Diarrhea in Your Dog or Cat

Diarrhea in Your Dog or Cat
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Diarrhea is something that neither pets or pet parents like to deal with. So learn how to prevent diarrhea here.

Diarrhea: It’s gross to look at, unpleasant to smell, and generally uncomfortable for both you and your pet. For pet owners, it’s important to know how to avoid actions that can cause diarrhea. It’s also vital to know when it’s necessary to follow up with the vet, basic at home treatment methods, and potential illnesses that could have diarrhea as a symptom.

Symptoms of Diarrhea in Your Pet

Some of what happens when your pet has diarrhea is pretty easy to observe: your cat or dog will have a watery, loose stool, and generally will repeat these loose bowel movements more frequently than an ordinary bowel movement. As well, keep an eye out for less obvious side effects like fever, lethargy, dehydration, and vomiting.

Diarrhea that occurs as a one-off bout lasting for a day or two is the least problematic type of diarrhea for your pet to experience. Longer occurrences, or repeated bouts, can be an indication of a more serious problem. When diarrhea lasts more than a day or two, it’s important to consult your vet and get advice on the next steps for you to take.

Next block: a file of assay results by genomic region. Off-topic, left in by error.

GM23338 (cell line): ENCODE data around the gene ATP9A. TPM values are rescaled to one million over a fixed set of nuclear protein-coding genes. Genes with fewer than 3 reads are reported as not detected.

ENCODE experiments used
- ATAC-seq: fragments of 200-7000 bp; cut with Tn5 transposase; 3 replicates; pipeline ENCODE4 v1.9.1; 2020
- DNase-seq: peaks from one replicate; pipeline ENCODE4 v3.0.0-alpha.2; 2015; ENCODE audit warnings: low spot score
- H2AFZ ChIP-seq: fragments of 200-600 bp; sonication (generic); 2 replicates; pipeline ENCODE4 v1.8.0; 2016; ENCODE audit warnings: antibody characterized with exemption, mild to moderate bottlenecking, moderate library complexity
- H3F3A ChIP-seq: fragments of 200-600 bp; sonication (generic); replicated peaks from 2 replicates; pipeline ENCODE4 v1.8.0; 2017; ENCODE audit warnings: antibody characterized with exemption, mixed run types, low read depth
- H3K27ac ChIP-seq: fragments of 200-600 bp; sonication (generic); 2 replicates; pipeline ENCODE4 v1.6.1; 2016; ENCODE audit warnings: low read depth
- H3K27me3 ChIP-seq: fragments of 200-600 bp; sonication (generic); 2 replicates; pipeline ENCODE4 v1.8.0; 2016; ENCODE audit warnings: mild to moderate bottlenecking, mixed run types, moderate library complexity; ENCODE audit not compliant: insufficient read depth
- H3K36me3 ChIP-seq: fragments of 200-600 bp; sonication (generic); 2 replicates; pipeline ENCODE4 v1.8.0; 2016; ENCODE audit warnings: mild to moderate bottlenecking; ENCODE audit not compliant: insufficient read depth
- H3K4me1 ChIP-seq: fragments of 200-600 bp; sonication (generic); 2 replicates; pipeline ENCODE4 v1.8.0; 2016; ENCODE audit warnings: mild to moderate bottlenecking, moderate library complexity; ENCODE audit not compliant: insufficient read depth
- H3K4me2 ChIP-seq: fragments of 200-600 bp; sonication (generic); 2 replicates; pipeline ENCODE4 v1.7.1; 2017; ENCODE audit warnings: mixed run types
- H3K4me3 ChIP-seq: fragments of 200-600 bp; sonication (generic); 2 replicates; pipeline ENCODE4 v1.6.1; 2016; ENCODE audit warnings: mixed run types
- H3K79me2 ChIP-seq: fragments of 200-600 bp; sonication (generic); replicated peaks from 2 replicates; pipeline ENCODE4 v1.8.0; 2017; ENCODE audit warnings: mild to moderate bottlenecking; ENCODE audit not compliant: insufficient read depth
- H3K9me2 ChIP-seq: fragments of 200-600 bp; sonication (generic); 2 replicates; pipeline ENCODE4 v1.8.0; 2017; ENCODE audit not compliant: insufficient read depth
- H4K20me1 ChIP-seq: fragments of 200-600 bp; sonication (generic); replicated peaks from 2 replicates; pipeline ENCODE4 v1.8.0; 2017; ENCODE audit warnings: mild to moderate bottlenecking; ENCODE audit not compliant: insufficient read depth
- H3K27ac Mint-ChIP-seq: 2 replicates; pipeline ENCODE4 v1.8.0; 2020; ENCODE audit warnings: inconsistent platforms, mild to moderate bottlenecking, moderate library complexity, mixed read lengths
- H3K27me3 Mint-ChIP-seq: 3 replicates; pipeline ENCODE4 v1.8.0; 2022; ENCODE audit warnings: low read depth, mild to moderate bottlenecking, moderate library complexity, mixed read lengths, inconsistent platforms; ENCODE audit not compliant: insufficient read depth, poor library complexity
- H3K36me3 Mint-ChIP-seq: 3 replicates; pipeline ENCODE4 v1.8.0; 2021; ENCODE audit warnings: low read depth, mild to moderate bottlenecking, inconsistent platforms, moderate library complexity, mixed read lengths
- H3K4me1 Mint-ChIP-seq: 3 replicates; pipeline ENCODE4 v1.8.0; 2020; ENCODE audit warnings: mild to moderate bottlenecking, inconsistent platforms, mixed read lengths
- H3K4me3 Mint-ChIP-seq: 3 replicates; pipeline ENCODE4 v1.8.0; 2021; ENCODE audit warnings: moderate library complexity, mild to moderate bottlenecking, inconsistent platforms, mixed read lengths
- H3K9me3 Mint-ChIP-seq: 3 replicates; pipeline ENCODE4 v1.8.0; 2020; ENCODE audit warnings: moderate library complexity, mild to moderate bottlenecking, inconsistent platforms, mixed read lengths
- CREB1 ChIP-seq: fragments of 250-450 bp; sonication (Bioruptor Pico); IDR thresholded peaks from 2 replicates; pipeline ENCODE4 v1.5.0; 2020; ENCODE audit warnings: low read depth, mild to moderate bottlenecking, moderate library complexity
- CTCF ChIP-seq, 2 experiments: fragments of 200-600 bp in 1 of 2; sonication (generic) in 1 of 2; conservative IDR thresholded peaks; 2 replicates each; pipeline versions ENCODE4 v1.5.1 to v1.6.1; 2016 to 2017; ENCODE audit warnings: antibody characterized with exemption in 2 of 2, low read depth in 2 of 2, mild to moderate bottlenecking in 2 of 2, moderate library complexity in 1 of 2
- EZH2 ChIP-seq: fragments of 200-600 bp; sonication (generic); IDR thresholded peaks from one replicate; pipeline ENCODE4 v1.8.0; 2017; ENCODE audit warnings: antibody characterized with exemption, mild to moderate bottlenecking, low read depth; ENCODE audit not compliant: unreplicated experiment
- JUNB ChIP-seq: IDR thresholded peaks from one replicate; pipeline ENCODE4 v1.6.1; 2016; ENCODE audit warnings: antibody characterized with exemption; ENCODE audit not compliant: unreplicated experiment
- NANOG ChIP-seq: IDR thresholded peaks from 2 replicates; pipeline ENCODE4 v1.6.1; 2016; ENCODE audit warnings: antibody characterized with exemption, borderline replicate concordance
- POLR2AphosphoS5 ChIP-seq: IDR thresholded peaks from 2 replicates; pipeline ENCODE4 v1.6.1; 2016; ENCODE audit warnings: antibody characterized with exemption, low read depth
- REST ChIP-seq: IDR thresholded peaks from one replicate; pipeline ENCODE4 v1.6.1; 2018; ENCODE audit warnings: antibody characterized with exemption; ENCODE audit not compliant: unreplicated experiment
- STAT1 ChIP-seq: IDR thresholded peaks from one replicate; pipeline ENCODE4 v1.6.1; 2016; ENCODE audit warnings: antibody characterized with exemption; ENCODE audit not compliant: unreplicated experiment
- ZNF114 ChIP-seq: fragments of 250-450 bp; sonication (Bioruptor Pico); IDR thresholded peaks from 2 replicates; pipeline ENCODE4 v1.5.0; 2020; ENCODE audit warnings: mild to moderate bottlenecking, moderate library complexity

What’s Causing Your Pet’s Diarrhea

The most likely factors causing your pet’s diarrhea are parasites or a dietary issue, such as your pet eating something unusual or a food intolerance. Other potential causes include  intestinal diseases, cancers, bowel diseases, stress, among other diseases.

Treating Diarrhea

At home treatment of diarrhea starts by removing food for a short period. Water should always be kept available, and when food is reintroduced, aim to provide your pet with mild and bland options. It can be tough to know when your pet is experiencing a run of the mill bout of diarrhea, and when it indicates a more serious problem. Recurring bouts of diarrhea, dehydration, blood within the stools (making them appear a tar-like black or red), fever, or decreased appetite are all signs of serious diarrhea that requires veterinary attention. Vets will ask questions about your pet’s diet and general health, and may inspect your pet’s stool and take blood samples in order to track down the underlying cause.

This information is for informational purposes only and is not meant as a substitute for the professional advice of, or diagnosis or treatment by, your veterinarian with respect to your pet. It has, however, been verified by a licensed veterinarian for accuracy.

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